States Can Now Collect Taxes from Online Retailers, Supreme Court Decides

 

On June 21, 2018, the Supreme Court ruled 5-4 to overturn a 1992 decision, Quill v. North Dakota, which allowed states to require retailers to collect sales taxes only if those retailers maintained a physical location within the state.

The court ruled that states can now require online retailers to collect sales taxes. According to the South Dakota Department of Revenue, South Dakota loses an estimated $48 billion to $58 billion dollars each year, and the 50 states as a whole loses upwards of $33 billion. South Dakota, however, does not charge an income tax, which means their reliance on sales tax is substantial.

The ruling has the potential to harm small online retailers, who will have to comply with “more than 10,000 taxing jurisdictions across the country. South Dakota Governor Dennis Daugaard argues that the decision creates a “level playing field” for all businesses, particularly heightening competition between local retailers and online retailers. Dissenting opinions noted that some states require additional taxes based on ingredients in certain products, which can be hard for small online retailers to keep track of and enforce.

Two directives were given out in the decision that provides a framework for states implementing taxes on online shopping:

  • “State regulations may not discriminate against interstate commerce.”
  • “States may not impose undue burdens on interstate commerce.”

States are mostly left to decide for themselves how they want to implement the tax collection, which is concerning for some online businesses like Overstock, and many online businesses saw declining stock prices in the wake of the decision. Amazon, however, has been collecting sales taxes already. In a statement to CNBC, John Swain, a law professor at the University of Arizona, believes “Amazon should be helped because it is collecting sales tax in every state, while it is the Wayfairs of the world who are directly hurt.” Amazon already dominates the online shopping market, and competitors fear they will struggle to compete with the taxes.

Some issues may arise with Amazon. The online retail giant may claim tax exemption since it is a third-party seller for half of its products, adding a grey area as to whether or not they should collect taxes. So far, states have been split on how to enforce taxes on Amazon. Washington, Pennsylvania, and Minnesota require online retailers to collect sales tax on behalf of any third-party sellers. Other states require the opposite.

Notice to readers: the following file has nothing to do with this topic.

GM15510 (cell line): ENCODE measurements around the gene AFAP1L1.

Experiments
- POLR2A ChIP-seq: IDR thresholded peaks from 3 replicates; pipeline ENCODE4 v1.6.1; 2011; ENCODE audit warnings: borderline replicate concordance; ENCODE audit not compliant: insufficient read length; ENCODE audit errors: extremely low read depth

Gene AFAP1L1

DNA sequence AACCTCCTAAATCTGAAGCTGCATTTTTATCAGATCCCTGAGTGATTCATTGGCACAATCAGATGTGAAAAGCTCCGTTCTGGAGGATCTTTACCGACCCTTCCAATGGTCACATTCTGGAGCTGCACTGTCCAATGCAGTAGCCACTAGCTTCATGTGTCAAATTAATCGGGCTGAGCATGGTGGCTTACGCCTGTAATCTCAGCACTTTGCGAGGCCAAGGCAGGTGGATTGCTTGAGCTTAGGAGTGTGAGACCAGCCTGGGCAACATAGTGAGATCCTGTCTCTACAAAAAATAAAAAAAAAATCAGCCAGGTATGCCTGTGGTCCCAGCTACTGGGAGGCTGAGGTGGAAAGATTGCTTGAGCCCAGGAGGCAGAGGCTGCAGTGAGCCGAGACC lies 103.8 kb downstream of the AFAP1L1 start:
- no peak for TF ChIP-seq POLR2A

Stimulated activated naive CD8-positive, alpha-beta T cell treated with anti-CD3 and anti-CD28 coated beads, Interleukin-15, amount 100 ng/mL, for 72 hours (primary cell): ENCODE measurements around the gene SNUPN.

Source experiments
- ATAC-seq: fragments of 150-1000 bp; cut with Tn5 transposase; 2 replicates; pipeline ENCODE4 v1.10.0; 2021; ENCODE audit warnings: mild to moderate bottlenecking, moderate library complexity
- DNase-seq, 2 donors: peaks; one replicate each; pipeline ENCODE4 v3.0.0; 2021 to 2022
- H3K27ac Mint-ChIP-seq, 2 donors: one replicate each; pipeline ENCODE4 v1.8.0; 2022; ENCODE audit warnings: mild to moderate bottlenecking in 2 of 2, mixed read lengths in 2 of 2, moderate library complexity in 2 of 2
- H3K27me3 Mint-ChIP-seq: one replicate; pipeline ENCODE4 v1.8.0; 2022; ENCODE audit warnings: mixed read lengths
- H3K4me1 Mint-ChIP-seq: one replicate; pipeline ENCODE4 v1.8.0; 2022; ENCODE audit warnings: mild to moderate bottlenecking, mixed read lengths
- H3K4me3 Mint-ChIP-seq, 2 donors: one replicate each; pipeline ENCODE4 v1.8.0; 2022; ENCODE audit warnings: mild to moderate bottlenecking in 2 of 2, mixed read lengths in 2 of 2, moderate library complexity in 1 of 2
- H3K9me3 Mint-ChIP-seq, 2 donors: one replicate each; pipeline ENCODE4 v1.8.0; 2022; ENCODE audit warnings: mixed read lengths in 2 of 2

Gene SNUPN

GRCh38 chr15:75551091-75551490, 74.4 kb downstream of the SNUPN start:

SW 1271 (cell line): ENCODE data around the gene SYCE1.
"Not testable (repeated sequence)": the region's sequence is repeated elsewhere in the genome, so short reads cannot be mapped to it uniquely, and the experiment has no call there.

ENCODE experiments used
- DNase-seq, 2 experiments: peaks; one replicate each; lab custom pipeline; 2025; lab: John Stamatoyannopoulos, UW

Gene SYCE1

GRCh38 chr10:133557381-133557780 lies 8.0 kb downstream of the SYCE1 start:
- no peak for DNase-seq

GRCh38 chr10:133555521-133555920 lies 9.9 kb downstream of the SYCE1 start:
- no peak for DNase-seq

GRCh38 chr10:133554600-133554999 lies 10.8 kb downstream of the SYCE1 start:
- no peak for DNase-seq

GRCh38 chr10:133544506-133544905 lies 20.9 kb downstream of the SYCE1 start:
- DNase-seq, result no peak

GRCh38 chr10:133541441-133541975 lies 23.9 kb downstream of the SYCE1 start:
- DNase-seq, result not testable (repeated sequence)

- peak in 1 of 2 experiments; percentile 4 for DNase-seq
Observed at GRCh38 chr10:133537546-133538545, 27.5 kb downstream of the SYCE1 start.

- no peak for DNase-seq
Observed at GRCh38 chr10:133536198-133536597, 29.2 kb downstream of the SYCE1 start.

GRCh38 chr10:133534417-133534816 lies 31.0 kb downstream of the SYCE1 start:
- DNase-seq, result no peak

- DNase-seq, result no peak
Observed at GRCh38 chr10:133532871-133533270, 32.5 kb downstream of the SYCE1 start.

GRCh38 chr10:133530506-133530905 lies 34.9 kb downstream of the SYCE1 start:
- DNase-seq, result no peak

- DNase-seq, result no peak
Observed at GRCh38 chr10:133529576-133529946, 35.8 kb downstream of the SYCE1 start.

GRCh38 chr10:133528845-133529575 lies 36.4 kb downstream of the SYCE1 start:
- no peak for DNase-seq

Sites like Etsy and eBay face a unique problem because they have third-party sellers that are individuals. This decision could have a significant impact on the market for these smaller transactions between individuals through these sites trying to compete. Both companies stated that while the Supreme Court did acknowledge the difference between small and large retailers, the decision, as it stands currently, sets no blanket standard as to how the ruling ought to be implemented, which Congress must decide, despite refusing to take action since the 1992 case.

For consumers, the ruling is less clear. Some claim that the decision helps consumers by increasing competition between local and physical retailers and online retailers. Others, like Neil Saunders, of research firm GlobalDataRetail, estimate consumers could be paying “as much as $15.2 billion a year in additional taxes.”

Either way, prices are going to go up for consumers. Office Depot CEO Steve Odland said “There is a chance here that it raises prices for consumers by passing on the tax increase. In some cases, the sales tax numbers are 7 or 8 percent, and you would expect to see that passed through.”

 

Photo Courtesy: Pexels.com

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